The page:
In the waiting room, two J's, L, and I spent the majority of the time discussing the varying degrees of hilarity of 'that's what she said'. We made a security badge (simply called 'BADGE') out of a piece of paper in my purse, in an attempt to gain an all-access pass to the hospital. But nothing was happening in the baby delivery department. By the time the morning rolled around we were all delirious with fatigue and anticipation, and out of embarrassing stories.

At about 10:00am, it was time to go. We surrounded the bed like it was a Thanksgiving buffet, all waiting for the moment when H could push and we would have a baby. I say 'we' because that's how you talk when you're in the delivery room, like each and every person in there is in the exact same position and in the exact same amount of discomfort. H, along with every other woman who has ever had a baby, must find this very funny.

'There will be four generations of women in this room in a few minutes,' H's mom said, and it suddenly hit me, the enormity of coming into this world. Four generations. That's an awful lot of incredible stories. 'The miracle of life' takes on a new perspective when surrounded by the women who have come before us, and the women who have yet to arrive.

I held a leg. Can we all stop and think about this for a minute? I held a leg and watched one of my best friends bring a new life into this world. It was nothing like they make it out to be on TV. I can only oversimplify what it was like by saying that it was the closest I've ever come to seeing time stand still and move in fast forward at the same time. The only dry eye was Madeline's, as she looked up at her mother for the first time and thought, 'Oh, so that's what you look like.'

As the cameras clicked around me, I thought about how we are defined by the women before us and after us. A woman in her thirties can't look at a newborn and think, 'I know it all. Do it just like me.' Just like her mother and her grandmother before her couldn't do. We are our own generations and our own stories. All she can do when surrounded by her past, her present, and her future is promise all the love she's been given, and be amazed at the miracle.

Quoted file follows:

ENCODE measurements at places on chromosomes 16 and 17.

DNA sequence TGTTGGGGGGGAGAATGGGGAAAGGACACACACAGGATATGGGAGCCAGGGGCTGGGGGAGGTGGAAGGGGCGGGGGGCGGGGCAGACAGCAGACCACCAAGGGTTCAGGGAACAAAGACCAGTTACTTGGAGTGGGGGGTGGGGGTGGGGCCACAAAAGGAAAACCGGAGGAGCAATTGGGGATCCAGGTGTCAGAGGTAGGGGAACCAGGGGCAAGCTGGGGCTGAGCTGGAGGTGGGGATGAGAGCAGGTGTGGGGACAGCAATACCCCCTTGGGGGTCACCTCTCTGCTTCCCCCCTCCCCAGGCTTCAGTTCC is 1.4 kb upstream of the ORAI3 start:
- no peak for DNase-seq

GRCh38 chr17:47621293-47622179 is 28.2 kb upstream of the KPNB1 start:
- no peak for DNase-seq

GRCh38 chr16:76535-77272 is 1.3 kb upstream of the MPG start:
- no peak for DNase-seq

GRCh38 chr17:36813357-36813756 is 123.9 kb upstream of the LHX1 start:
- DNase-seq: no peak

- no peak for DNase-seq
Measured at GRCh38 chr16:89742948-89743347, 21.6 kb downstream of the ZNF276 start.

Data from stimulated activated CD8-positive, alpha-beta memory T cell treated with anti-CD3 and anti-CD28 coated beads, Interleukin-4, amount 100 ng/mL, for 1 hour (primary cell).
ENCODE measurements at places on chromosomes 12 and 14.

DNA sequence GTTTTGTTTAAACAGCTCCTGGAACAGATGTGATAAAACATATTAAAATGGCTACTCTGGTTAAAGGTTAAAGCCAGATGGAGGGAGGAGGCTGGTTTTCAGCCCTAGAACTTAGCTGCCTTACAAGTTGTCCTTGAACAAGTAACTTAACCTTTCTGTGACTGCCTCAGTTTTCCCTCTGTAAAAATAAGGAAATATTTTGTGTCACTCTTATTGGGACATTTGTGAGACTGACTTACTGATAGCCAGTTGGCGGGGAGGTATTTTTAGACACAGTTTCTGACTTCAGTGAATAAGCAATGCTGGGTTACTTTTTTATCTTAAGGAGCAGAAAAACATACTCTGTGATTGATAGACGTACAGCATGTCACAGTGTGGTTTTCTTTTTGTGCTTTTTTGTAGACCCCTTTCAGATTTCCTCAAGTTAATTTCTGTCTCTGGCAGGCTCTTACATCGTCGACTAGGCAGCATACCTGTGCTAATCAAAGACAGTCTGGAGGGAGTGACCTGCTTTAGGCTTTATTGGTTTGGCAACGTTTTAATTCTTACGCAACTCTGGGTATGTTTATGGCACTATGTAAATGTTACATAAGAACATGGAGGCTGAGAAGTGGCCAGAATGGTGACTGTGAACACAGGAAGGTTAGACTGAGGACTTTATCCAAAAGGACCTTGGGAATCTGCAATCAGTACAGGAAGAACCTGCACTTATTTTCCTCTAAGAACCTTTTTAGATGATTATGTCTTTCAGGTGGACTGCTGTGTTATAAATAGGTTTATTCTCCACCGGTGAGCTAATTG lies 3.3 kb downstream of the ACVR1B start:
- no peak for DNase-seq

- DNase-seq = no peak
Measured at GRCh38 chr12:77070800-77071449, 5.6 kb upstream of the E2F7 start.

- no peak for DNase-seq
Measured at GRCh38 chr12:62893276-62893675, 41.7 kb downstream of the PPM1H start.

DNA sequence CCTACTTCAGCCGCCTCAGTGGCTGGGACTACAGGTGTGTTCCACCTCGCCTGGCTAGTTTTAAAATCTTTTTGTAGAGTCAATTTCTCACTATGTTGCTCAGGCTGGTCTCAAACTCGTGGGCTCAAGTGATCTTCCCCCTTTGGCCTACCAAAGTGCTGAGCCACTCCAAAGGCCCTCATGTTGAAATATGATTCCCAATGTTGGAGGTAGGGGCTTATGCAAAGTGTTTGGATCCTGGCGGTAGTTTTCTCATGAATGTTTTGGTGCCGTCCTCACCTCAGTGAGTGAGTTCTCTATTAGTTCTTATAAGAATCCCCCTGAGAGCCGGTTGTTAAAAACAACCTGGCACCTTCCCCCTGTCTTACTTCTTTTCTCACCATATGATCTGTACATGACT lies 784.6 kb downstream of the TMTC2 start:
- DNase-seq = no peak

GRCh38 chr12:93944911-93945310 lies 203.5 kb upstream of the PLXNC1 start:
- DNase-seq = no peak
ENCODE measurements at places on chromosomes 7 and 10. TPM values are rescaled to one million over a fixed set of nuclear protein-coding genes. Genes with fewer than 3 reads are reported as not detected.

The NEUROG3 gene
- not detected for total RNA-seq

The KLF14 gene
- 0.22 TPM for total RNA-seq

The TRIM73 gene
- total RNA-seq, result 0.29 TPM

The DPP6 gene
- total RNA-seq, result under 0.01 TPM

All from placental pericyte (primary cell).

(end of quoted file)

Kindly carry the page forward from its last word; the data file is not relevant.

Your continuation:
Sunday, July 12, 2009

A Woman in her Thirties Dresses for the Symphony

Last week I went to the SF Symphony to see a night of 'Classic Beethoven'. I took my Mom for her birthday but our girls' night out was a gift to both of us. Going to the symphony is about as high as you can go on the WIHT meter, so I've decided to let this make up for the boxed brownie incident.

I admit I have an affinity for classical music. Growing up, we listened to Brahms much more often than Led Zeppelin (much to L's dismay). My father could play the piano by ear, one of those ridiculously unfair talents that I usually curse people for. Thinking I might have gotten even a smidgen of his gift, I took piano lessons in my twenties. Things did not go well. My brother told me once that I play the most depressing 'Entertainer' he's ever heard. The one thing I did get from piano lessons is that I have the deepest admiration (and jealousy) for anyone who can play a musical instrument.

I am usually one to frown upon dressing up, but symphony night is different. At the symphony, people wear black and gold and shawls and Chanel perfume, sometimes all at once. Glasses are totally acceptable. Men wear suits and women bring clutches, and they talk about the French restaurant they ate at for dinner and the view of City Hall from the lobby . It's oh-so posh and sophisticated.

My night with my Mom started off fulfilling all these exceptions, that is until the group in front of us took their seats. Obviously, not everyone in the family had gotten the memo about proper symphony attire. One of them, and I'm not joking here, was wearing flip-flops.

Gasp! I thought to myself. A woman in her thirties does not-

But the symphony was starting, and they played my absolute favorite Beethoven concerto, and for two hours I was thinking about the piano and all the ways that classical music makes life better. Throughout the performance I was in a space I used to think all women in their thirties were in at all times, a space of complete relaxation and contentment (little did I know). By the end, my arms were sore from clapping.

Then the flip-flop wearing man in front of me stood up to begin a standing ovation. His pants were halfway down his behind, the crack in his rear end large enough to cover my entire view of the strings.

I know now that in situations like these, a woman in her thirties can't lose her cool. Symphonies and other such happy things don't last forever, so we must revel in them as long as possible. I wasn't ready to be smacked back to reality by the ample behind of the man in front of me. I did what any other self-respecting woman in her thirties would do-- I simply stood up taller and did my best to out-clap him.

Tuesday, July 7, 2009

A Woman in her Thirties Misses College (but not really)